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Tips to Avoiding Health Insurance Fraud
Author: Suzanne Bender
Thousands of people fall victim to health insurance fraud every day. It can be extremely difficult to spot the fraud until it's too late. In many cases, it's not until you are denied a claim that find out you've joined the growing list of victims of this especially unpleasant form of fraud.
The biggest obstacle in combating health insurance fraud is the variety of techniques being perpetrated. Most are cleverly carried out and very difficult to spot. However, there are a few things that you should do in order to protect yourself and your family.
1. Be wary of any health insurance plan that promises you excellent insurance coverage at an extremely low cost. For years, medical procedures and other health-related costs have been continuously rising. Health insurance, in whatever form you purchase it, isn't a "cheap" item. If you are offered insurance coverage at a price appearing too good to be true, chances are you've stumbled across a possible scam.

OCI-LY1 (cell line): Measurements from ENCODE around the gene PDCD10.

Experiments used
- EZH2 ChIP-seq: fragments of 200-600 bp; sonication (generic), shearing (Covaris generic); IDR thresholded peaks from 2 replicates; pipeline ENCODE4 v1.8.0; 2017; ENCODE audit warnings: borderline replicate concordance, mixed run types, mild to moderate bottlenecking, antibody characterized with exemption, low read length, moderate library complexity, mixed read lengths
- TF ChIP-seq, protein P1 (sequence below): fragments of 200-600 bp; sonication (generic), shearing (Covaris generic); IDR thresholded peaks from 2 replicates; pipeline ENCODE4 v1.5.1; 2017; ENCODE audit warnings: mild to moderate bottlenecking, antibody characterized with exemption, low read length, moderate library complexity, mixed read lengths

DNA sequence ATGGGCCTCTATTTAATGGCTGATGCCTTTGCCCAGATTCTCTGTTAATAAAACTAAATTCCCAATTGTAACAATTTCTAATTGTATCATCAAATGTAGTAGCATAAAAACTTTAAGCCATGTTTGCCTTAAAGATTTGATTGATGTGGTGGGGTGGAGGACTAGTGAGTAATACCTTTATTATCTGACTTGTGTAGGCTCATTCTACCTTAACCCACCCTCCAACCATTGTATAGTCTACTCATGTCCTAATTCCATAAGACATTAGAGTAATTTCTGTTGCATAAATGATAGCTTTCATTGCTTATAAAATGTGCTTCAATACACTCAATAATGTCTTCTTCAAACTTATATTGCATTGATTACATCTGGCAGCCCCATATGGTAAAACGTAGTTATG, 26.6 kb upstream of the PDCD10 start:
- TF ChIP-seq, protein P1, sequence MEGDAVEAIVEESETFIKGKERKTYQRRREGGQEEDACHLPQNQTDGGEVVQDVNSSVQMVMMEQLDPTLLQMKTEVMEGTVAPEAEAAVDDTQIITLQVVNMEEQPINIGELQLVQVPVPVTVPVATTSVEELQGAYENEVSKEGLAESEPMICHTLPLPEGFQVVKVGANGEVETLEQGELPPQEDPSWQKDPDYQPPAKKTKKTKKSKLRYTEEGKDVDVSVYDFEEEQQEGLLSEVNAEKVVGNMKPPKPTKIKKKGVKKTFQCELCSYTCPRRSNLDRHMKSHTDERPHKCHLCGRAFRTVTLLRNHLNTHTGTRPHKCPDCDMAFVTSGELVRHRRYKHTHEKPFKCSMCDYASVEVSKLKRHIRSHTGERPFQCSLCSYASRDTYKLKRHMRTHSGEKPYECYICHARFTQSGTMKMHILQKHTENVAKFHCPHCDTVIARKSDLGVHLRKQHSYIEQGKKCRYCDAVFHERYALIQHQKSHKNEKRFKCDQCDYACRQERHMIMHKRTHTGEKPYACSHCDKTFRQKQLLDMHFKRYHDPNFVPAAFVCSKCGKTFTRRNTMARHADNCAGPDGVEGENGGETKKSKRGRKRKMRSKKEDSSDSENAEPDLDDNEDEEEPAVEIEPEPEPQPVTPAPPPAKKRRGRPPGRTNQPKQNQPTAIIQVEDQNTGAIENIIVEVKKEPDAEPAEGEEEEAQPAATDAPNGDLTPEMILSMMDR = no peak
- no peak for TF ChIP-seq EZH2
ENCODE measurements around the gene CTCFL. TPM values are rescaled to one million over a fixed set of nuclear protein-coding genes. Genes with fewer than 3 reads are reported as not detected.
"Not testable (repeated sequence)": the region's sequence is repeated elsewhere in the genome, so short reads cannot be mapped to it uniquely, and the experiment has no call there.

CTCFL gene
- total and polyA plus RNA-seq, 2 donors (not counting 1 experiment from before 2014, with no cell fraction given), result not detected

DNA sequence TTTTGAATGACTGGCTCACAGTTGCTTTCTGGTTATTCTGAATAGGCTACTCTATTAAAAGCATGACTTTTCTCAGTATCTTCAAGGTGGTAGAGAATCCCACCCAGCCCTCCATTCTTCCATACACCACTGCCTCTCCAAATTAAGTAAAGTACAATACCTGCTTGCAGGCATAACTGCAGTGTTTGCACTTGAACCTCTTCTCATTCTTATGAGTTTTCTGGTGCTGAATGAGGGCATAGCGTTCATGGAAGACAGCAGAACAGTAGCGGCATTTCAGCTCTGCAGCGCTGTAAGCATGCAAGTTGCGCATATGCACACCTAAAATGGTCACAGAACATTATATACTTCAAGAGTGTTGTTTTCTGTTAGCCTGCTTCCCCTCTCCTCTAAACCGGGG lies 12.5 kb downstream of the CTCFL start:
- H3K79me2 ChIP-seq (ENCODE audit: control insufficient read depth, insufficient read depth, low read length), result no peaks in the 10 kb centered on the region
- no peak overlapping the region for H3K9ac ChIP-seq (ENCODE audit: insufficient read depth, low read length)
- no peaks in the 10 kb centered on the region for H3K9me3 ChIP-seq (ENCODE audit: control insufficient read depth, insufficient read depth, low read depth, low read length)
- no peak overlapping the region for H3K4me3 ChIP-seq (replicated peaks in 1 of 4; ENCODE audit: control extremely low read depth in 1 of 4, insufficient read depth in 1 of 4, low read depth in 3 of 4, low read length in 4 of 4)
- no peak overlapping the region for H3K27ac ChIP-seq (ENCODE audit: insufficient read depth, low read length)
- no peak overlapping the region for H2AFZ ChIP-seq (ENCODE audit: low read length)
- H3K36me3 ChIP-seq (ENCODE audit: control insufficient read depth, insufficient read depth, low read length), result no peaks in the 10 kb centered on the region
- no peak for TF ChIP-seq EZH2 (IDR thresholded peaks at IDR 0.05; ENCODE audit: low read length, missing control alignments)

2. Be suspicious of any unsolicited mail that offers you low cost insurance. Your alert level should be heightened if those offers come from an insurance provider whose name you don't recognize. Scammers are particularly adept at using names or brands that closely resemble popular national names, but after closer inspection, you'll find they have been spelled slightly different.
If you are not certain about an insurance provider, but feel that they could be genuine and honest, check the State Insurance Commission to verify first. You will also want to be sure the company has been licensed to sell insurance in your city or state.
3. Before you accept an offer that seems to be genuine, read it through closely and pay extra attention to all fine print. Even if an insurance offer is proven to be genuine, the fine print may detail numerous exclusions affecting your needs. This turns a great offer into a very expensive one should you ever need to file a claim.
4. If a salesperson calls with a great health insurance offer, but urges you to either pay up front, or to pay in cash, immediately hang up. This type of advance fee tactic is the most common form of health insurance fraud.
Suzanne Bender helps educate you on the various type of fraud. Visit her for more details on avoiding health insurance fraud, as well as how to protect yourself from credit card fraud.
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